In Benin, Burkina Faso, Chad, Mali and Niger, the SDC is placing increased emphasis on creating opportunities for young people and preventing violent extremism, and on the issues of migration and commodities. Building citizenship will be at the centre of its activities over the next few years. Chantal Nicod, head of the SDC's West Africa Division, explains the challenges.
Long-term prospects for young Africans
Switzerland has renewed its cooperation strategies in Benin, Burkina Faso, Mali and Chad for a period of four years. Where will the emphasis be placed? What is the common denominator of Switzerland's activities?
Switzerland places a strong emphasis on young people, preventing violent extremism, commodities and migration. These themes will have to be taken into account in the three domains of action defined for the SDC's priority countries in the West African region, namely rural development and food security, education and governance. Building citizenship is a key component of development, as it enables individuals to exercise their rights and duties in a society. It helps communities to live together and constitutes an important basis for the prevention of conflict and violence. It is the common denominator of Switzerland's action in West Africa.
What does 'building citizenship' mean in concrete terms?
Building citizenship means that the people of a country know their rights and duties, as well as the basic rules that enable society to function. This enables them to take an active part in national life and their country's political, economic and social development in a spirit of dialogue and peace.
Burkina Faso, Mali and Chad are regularly targets of terrorist attacks: how does Switzerland plan to continue its engagement in increasingly volatile and fragile contexts?
The SDC's activities must be capable of continuously adapting to the circumstances on the ground, in three key ways. First, development cooperation and humanitarian aid must complement each other because it is often necessary to provide these two forms of aid at the same time. Projects adapted to the needs of the people they are intended to serve – for example projects that integrate migrant children in schools in host villages – are a case in point. Second, through the systematic use of conflict-sensitive programme management: how can we contribute to peace or the prevention of conflicts through our activities? One way to do this is to support local and national mechanisms for dialogue that help prevent and resolve conflicts constructively instead of through violence. Last, by exercising flexibility in our activities so as to ensure their effectiveness and guarantee the safety of our staff. For example, in regions where it is not possible for us to closely monitor programmes on the ground we have to find partners we can trust who are able to carry out and monitor the programmes.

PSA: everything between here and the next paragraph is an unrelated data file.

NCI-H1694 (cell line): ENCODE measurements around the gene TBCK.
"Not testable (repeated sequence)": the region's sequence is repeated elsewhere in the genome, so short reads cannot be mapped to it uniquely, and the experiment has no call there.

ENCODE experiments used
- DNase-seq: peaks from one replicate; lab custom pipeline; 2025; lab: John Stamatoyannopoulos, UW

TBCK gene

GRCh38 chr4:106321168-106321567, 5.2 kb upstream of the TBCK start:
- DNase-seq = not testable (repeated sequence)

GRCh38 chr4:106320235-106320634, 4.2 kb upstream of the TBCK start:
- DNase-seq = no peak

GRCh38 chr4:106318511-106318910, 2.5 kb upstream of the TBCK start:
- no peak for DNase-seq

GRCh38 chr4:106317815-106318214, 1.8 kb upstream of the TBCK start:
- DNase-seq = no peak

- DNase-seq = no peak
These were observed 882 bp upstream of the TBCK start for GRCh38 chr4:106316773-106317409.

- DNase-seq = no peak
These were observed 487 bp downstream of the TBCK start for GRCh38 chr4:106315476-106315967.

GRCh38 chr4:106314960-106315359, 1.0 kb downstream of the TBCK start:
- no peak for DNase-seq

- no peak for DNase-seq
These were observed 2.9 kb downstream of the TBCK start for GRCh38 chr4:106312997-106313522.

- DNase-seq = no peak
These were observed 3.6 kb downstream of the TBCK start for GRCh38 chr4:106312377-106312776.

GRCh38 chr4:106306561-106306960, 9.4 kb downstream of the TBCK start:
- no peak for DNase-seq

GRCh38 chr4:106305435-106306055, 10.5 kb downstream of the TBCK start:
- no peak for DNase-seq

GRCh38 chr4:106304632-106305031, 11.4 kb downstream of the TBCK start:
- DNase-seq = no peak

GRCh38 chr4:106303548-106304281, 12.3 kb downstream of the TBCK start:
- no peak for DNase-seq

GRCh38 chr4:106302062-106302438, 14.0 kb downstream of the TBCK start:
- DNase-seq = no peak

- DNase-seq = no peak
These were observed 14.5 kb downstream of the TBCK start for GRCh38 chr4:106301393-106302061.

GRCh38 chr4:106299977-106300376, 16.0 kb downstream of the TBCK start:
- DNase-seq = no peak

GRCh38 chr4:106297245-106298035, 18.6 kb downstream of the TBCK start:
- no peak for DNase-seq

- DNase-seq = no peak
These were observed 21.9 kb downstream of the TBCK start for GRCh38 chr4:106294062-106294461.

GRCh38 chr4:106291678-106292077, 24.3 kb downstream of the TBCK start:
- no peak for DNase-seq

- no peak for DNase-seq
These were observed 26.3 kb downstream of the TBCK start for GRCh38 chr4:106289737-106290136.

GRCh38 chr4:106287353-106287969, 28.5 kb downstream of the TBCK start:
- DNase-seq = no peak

These countries are experiencing rapid population growth and their young people lack prospects for the future. What's the SDC doing to tackle this problem?
In West African countries where the SDC is present, between 250,000 and 400,000 young people enter the job market every year without adequate training. Education – including basic education and vocational education and training – is essential, but it is not enough. Young people need to feel that they can make a difference to their world. Improving their access to decision-making bodies – both public (e.g. local government) and private (e.g. farmers' associations) – is therefore also important. But finding solutions appropriate to young people's reality is difficult. In the future, the SDC will broaden the scope of its partners to include youth associations and social movements, for example. And finally, we also want to explore the strong potential offered by culture to mobilise young people.